“This hike would have been so fun if only Corbin hadn’t been so grumpy!”
“Tonight would have been so perfect if only Isen didn’t get so upset about the fireworks!”
“Today would have been such a nice day if only the kids hadn’t made such a mess and refused to pick it up!”
I frequently make these kinds of comments. We try to do something fun as a family, and something goes a bit wrong, or someone gets upset, and we have to struggle through some difficult moments. Later, I’ll often comment that the day would have been “so great” or “so perfect” or “so fun” . . . if only something hadn’t ruined it.
Family Hikes Aren’t Easy or Perfect
Family hikes are always imperfect. Our family has been doing a lot of hikes during this strange summer and fall when most activities have been canceled. But they involve a lot of work and a lot of challenges with our young kids (including one kiddo with cerebral palsy). At the end of the day, there is always an “if only.”
On one recent hike near Santa Fe, we encountered a tent caterpillar infestation so extreme that caterpillars were falling out of trees and landing on us. The caterpillars had consumed all the foliage, leaving the trees bare. If only there weren’t so many caterpillars, this hike would have been much prettier!
On another recent hike, my husband arrived at his destination in the Jemez mountains after driving for two hours and packing a car full of snacks, lunch, and water, only for a giant storm to completely derail his plans. If only it hadn’t rained!
On our most recent hike, our two-year-old started begging me to hold him when we had been hiking for about three minutes. He was whining and crying and we could still see the parking lot. If only he hadn’t ruined the hike with his terrible attitude!
Although our family hikes are imperfect, they have many beautiful moments. On the “caterpillar” hike, the boys jumped across a creek and threw rocks from a shady bridge. They were happy and dirty and entertained for hours.
After his 30 minute meltdown, our toddler recovered and had a fantastic time. We made it to the end of the hike (something we almost never accomplish!). We took in the beautiful views from atop a mountain.
Our 8-year-old who has cerebral palsy repeatedly exclaimed “I’m crushing this hike!” while navigating difficult rocky terrain. I realized with pride that while I once thought hiking would be impossible for him, his grit and determination have proved me wrong.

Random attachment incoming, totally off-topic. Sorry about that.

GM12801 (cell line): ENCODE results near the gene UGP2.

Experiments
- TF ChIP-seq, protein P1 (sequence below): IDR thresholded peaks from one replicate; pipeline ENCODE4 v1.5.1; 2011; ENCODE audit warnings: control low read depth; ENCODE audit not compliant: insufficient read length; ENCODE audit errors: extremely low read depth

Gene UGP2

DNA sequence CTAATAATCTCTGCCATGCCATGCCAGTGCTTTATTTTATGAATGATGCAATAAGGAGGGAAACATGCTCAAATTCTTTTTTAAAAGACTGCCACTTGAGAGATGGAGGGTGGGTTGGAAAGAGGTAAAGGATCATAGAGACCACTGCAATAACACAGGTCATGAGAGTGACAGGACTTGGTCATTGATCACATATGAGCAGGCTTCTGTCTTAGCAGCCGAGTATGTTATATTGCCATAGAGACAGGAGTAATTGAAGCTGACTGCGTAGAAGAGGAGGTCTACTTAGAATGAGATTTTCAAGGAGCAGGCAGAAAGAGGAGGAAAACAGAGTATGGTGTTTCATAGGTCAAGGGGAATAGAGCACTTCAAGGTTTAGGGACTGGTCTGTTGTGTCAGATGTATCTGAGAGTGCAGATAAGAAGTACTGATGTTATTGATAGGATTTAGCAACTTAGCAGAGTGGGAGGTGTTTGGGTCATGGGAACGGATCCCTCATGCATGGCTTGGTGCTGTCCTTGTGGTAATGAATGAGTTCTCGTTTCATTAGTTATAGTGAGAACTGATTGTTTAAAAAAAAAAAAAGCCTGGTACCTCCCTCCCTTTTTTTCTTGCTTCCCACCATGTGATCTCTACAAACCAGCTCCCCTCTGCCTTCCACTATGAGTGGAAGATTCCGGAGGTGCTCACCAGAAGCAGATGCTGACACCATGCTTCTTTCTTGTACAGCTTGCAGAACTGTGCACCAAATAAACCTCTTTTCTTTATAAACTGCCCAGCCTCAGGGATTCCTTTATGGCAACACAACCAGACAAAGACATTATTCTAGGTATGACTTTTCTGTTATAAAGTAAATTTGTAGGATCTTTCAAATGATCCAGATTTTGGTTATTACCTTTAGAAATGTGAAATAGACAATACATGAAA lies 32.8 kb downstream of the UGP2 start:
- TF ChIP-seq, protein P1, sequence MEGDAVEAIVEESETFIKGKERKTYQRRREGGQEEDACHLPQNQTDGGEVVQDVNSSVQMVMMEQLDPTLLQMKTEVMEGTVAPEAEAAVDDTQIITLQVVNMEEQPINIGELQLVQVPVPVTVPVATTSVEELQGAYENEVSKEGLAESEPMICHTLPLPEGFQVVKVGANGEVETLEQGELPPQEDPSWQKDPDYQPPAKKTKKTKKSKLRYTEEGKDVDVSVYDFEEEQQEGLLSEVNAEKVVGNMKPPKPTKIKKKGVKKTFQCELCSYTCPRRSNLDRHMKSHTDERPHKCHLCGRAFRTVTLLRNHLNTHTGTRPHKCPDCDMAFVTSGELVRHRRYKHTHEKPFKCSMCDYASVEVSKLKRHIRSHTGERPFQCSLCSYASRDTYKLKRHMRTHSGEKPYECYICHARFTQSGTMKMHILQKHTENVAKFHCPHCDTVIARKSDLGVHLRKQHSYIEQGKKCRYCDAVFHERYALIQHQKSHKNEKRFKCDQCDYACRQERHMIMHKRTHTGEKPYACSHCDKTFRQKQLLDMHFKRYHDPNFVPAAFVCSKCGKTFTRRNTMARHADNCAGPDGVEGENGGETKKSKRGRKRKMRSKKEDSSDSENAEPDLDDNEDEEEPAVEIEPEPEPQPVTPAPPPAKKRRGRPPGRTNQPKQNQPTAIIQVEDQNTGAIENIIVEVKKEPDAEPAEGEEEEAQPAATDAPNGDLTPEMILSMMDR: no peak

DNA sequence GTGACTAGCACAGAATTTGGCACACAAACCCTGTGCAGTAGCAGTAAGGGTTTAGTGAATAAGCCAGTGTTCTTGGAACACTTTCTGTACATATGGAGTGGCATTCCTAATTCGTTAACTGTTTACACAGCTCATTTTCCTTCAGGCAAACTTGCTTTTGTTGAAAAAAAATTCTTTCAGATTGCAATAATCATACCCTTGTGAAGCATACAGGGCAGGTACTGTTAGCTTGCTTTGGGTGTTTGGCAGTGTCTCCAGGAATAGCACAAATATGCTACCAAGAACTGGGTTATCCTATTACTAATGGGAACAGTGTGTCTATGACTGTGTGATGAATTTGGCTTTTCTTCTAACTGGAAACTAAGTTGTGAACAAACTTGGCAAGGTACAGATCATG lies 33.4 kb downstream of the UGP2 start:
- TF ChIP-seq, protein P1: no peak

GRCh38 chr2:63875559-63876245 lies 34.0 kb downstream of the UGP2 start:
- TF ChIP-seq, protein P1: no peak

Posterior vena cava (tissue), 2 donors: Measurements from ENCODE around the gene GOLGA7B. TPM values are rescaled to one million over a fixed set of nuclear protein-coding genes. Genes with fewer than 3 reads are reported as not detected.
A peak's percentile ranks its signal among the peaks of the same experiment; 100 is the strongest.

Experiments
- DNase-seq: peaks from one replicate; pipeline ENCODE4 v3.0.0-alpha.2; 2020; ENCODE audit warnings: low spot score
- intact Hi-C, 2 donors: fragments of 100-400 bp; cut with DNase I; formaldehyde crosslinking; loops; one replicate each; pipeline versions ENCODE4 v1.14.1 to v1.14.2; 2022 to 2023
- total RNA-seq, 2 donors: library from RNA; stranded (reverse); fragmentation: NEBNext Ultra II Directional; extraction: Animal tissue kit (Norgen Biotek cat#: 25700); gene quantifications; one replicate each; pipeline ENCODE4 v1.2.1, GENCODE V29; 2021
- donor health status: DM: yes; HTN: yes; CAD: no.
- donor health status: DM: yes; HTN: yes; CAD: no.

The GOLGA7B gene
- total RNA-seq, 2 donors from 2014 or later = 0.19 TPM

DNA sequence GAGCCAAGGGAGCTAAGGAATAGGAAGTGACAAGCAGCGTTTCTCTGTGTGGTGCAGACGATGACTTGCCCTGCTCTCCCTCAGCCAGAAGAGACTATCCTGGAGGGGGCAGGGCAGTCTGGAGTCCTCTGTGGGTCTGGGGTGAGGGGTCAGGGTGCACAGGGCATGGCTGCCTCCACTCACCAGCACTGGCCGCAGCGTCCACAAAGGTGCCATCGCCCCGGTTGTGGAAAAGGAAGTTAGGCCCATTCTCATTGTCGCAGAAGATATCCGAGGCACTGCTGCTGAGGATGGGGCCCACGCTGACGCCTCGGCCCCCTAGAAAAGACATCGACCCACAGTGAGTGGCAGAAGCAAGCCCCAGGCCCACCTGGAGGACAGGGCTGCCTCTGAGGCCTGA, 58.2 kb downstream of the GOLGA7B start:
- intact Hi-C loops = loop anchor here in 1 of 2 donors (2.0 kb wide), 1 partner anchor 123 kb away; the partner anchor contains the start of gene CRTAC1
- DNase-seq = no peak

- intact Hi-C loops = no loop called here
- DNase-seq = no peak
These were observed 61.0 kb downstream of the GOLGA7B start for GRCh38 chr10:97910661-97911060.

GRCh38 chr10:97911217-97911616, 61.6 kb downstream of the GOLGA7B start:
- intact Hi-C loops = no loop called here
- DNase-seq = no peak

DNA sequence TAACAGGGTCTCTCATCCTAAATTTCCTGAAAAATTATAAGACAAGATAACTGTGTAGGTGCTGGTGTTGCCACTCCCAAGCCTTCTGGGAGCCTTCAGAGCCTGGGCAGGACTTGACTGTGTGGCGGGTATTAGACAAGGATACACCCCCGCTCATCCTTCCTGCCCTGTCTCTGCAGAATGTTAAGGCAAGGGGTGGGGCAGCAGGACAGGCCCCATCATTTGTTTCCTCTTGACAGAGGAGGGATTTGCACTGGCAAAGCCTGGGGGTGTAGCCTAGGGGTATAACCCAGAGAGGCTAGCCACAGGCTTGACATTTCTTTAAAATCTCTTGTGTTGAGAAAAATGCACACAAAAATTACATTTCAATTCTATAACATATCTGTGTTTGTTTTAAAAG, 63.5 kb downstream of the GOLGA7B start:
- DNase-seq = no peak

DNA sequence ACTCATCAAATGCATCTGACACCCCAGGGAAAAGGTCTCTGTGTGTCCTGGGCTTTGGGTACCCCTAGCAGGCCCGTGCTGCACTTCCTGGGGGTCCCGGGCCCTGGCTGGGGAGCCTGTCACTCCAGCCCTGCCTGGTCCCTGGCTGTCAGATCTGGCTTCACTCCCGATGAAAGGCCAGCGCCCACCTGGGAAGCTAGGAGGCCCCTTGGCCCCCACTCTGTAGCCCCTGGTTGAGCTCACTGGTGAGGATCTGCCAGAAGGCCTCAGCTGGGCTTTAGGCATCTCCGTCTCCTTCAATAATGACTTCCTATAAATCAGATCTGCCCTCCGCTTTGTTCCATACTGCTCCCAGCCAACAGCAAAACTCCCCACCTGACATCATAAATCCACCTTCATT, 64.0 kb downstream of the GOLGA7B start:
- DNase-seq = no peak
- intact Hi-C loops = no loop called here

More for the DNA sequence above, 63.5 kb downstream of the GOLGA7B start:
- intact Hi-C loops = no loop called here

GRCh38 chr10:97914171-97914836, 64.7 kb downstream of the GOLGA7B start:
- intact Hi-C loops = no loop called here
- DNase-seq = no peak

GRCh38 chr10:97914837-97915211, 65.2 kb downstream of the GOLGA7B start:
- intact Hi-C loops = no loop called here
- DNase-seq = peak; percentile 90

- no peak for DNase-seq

Imperfect Is Still Worth It
I’m starting to think that these wonderful moments just can’t be achieved without enduring some frustrating moments as well.
When I say, “This day would have been so fun, if only . . .” I’m erasing all the beautiful, fun moments in one sweeping statement. I’m believing that a few difficult moments cancel out all the wonderful ones. But they don’t. We often have to push through the frustrating and the challenging moments in order to get to the beautiful ones.
Family outings shouldn’t be judged on how perfectly or smoothly they went. They are a success because you did it. You packed the stuff, you loaded the kids, you handled the various moods and needs of many people. I call that a success!
At the End of the Day
So after a family outing or a family vacation or even just a day at home, I’d like to stop saying “If only!” I won’t declare the day “ruined” because we encountered some challenges. I won’t erase all our hard work and laughter and happy memories just because the whole thing wasn’t perfect.
I like things to be perfect. Neat and tidy and perfect. But the world rarely works that way. Family time almost NEVER works that way. We have to let go of “perfect” in order to appreciate the good.
Originally published October 2020.
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